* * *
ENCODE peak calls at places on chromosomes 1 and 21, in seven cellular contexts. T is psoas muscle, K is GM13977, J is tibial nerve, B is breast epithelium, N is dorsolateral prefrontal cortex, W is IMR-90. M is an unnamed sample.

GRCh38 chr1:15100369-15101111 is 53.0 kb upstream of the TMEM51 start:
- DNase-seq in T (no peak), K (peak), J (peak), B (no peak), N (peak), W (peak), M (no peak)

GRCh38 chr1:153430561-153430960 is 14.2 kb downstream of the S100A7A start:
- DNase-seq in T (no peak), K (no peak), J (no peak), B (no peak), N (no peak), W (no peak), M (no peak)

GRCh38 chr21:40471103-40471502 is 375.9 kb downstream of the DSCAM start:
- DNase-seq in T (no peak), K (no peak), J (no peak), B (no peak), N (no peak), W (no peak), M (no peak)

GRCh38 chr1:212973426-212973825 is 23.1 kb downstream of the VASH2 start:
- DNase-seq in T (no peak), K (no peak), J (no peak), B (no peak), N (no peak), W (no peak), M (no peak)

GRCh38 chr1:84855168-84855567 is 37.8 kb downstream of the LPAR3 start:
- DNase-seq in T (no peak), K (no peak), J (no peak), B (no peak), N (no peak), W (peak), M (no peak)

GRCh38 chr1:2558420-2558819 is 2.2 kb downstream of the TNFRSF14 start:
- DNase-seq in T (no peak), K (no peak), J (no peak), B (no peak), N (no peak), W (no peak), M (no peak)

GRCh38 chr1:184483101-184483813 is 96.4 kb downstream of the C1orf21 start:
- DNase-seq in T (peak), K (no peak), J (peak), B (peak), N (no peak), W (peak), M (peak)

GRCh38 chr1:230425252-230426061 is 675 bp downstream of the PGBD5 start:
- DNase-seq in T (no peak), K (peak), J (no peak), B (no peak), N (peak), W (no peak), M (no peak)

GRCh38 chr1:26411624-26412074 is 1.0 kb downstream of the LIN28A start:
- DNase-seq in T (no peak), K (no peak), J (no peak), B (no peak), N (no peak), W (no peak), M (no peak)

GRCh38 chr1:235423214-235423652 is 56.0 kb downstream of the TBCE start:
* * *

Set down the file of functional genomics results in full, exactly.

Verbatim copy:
ENCODE peak calls at places on chromosomes 1 and 21, in seven cellular contexts. T is psoas muscle, K is GM13977, J is tibial nerve, B is breast epithelium, N is dorsolateral prefrontal cortex, W is IMR-90. M is an unnamed sample.

GRCh38 chr1:15100369-15101111 is 53.0 kb upstream of the TMEM51 start:
- DNase-seq in T (no peak), K (peak), J (peak), B (no peak), N (peak), W (peak), M (no peak)

GRCh38 chr1:153430561-153430960 is 14.2 kb downstream of the S100A7A start:
- DNase-seq in T (no peak), K (no peak), J (no peak), B (no peak), N (no peak), W (no peak), M (no peak)

GRCh38 chr21:40471103-40471502 is 375.9 kb downstream of the DSCAM start:
- DNase-seq in T (no peak), K (no peak), J (no peak), B (no peak), N (no peak), W (no peak), M (no peak)

GRCh38 chr1:212973426-212973825 is 23.1 kb downstream of the VASH2 start:
- DNase-seq in T (no peak), K (no peak), J (no peak), B (no peak), N (no peak), W (no peak), M (no peak)

GRCh38 chr1:84855168-84855567 is 37.8 kb downstream of the LPAR3 start:
- DNase-seq in T (no peak), K (no peak), J (no peak), B (no peak), N (no peak), W (peak), M (no peak)

GRCh38 chr1:2558420-2558819 is 2.2 kb downstream of the TNFRSF14 start:
- DNase-seq in T (no peak), K (no peak), J (no peak), B (no peak), N (no peak), W (no peak), M (no peak)

GRCh38 chr1:184483101-184483813 is 96.4 kb downstream of the C1orf21 start:
- DNase-seq in T (peak), K (no peak), J (peak), B (peak), N (no peak), W (peak), M (peak)

GRCh38 chr1:230425252-230426061 is 675 bp downstream of the PGBD5 start:
- DNase-seq in T (no peak), K (peak), J (no peak), B (no peak), N (peak), W (no peak), M (no peak)

GRCh38 chr1:26411624-26412074 is 1.0 kb downstream of the LIN28A start:
- DNase-seq in T (no peak), K (no peak), J (no peak), B (no peak), N (no peak), W (no peak), M (no peak)

GRCh38 chr1:235423214-235423652 is 56.0 kb downstream of the TBCE start: